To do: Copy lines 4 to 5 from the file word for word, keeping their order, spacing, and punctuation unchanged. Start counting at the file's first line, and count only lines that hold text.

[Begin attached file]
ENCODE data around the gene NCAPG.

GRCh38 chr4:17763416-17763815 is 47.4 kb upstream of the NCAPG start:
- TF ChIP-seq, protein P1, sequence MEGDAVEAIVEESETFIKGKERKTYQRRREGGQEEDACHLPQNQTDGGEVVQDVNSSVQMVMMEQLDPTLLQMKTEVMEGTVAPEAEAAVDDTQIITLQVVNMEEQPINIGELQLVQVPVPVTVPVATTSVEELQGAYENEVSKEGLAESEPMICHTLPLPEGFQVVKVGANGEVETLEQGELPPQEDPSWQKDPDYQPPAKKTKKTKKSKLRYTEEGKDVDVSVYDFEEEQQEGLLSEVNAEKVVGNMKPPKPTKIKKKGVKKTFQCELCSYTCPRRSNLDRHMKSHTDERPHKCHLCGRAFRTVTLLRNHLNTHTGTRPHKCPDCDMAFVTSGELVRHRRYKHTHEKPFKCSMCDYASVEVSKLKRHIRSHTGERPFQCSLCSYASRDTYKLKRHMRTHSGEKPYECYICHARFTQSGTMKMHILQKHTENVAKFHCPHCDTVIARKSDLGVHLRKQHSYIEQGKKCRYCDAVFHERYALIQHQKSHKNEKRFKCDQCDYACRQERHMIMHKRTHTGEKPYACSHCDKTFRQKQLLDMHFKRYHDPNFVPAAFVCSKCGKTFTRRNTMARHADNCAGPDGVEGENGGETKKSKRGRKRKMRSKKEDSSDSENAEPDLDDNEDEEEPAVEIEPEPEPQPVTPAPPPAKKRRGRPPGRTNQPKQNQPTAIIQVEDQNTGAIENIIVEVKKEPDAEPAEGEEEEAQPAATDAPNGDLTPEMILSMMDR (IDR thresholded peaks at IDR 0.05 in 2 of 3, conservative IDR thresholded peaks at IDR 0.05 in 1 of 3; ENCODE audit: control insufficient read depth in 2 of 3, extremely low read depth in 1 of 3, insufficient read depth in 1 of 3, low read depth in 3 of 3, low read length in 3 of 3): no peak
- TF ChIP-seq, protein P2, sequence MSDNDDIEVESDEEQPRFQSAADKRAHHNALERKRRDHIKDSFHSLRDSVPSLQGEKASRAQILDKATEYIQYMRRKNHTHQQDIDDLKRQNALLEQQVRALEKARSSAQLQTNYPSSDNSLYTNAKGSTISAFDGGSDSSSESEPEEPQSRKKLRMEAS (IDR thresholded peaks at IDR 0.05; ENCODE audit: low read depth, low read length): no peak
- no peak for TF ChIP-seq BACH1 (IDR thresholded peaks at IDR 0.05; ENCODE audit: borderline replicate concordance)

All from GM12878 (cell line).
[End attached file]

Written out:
- TF ChIP-seq, protein P2, sequence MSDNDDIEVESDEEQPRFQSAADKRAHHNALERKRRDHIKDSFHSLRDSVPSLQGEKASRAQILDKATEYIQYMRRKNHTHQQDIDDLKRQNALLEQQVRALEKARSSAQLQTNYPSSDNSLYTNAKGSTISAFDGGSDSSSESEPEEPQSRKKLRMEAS (IDR thresholded peaks at IDR 0.05; ENCODE audit: low read depth, low read length): no peak
- no peak for TF ChIP-seq BACH1 (IDR thresholded peaks at IDR 0.05; ENCODE audit: borderline replicate concordance)